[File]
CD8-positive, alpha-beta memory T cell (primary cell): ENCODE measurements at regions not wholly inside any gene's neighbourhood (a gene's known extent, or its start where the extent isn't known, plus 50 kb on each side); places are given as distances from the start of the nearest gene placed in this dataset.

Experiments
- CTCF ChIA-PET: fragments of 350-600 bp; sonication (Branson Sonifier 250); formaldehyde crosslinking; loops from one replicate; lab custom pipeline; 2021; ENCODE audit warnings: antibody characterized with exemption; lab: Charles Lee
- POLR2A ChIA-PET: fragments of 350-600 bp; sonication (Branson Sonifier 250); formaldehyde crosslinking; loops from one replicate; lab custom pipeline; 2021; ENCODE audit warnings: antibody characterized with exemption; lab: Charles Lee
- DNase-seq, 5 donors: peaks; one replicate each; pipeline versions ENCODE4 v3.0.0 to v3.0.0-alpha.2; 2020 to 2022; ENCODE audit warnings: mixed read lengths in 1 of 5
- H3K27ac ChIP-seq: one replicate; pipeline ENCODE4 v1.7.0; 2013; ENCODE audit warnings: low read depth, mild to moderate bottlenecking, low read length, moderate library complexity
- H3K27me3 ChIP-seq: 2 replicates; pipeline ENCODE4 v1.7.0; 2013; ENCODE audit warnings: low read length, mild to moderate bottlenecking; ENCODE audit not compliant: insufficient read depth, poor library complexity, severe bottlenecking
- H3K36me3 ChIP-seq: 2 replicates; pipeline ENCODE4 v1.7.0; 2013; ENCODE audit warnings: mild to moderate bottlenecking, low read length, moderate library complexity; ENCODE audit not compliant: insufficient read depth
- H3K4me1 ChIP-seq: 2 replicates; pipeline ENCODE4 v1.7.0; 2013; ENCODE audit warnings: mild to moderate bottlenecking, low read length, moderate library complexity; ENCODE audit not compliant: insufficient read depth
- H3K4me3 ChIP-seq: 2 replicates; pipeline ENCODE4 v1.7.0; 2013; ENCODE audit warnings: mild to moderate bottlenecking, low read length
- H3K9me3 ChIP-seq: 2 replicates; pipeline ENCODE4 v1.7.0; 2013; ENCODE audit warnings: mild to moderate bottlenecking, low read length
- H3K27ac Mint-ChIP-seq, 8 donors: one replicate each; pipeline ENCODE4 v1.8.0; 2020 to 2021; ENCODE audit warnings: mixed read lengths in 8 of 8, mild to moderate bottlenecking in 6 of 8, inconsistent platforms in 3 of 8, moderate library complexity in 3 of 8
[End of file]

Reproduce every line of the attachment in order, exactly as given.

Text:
CD8-positive, alpha-beta memory T cell (primary cell): ENCODE measurements at regions not wholly inside any gene's neighbourhood (a gene's known extent, or its start where the extent isn't known, plus 50 kb on each side); places are given as distances from the start of the nearest gene placed in this dataset.

Experiments
- CTCF ChIA-PET: fragments of 350-600 bp; sonication (Branson Sonifier 250); formaldehyde crosslinking; loops from one replicate; lab custom pipeline; 2021; ENCODE audit warnings: antibody characterized with exemption; lab: Charles Lee
- POLR2A ChIA-PET: fragments of 350-600 bp; sonication (Branson Sonifier 250); formaldehyde crosslinking; loops from one replicate; lab custom pipeline; 2021; ENCODE audit warnings: antibody characterized with exemption; lab: Charles Lee
- DNase-seq, 5 donors: peaks; one replicate each; pipeline versions ENCODE4 v3.0.0 to v3.0.0-alpha.2; 2020 to 2022; ENCODE audit warnings: mixed read lengths in 1 of 5
- H3K27ac ChIP-seq: one replicate; pipeline ENCODE4 v1.7.0; 2013; ENCODE audit warnings: low read depth, mild to moderate bottlenecking, low read length, moderate library complexity
- H3K27me3 ChIP-seq: 2 replicates; pipeline ENCODE4 v1.7.0; 2013; ENCODE audit warnings: low read length, mild to moderate bottlenecking; ENCODE audit not compliant: insufficient read depth, poor library complexity, severe bottlenecking
- H3K36me3 ChIP-seq: 2 replicates; pipeline ENCODE4 v1.7.0; 2013; ENCODE audit warnings: mild to moderate bottlenecking, low read length, moderate library complexity; ENCODE audit not compliant: insufficient read depth
- H3K4me1 ChIP-seq: 2 replicates; pipeline ENCODE4 v1.7.0; 2013; ENCODE audit warnings: mild to moderate bottlenecking, low read length, moderate library complexity; ENCODE audit not compliant: insufficient read depth
- H3K4me3 ChIP-seq: 2 replicates; pipeline ENCODE4 v1.7.0; 2013; ENCODE audit warnings: mild to moderate bottlenecking, low read length
- H3K9me3 ChIP-seq: 2 replicates; pipeline ENCODE4 v1.7.0; 2013; ENCODE audit warnings: mild to moderate bottlenecking, low read length
- H3K27ac Mint-ChIP-seq, 8 donors: one replicate each; pipeline ENCODE4 v1.8.0; 2020 to 2021; ENCODE audit warnings: mixed read lengths in 8 of 8, mild to moderate bottlenecking in 6 of 8, inconsistent platforms in 3 of 8, moderate library complexity in 3 of 8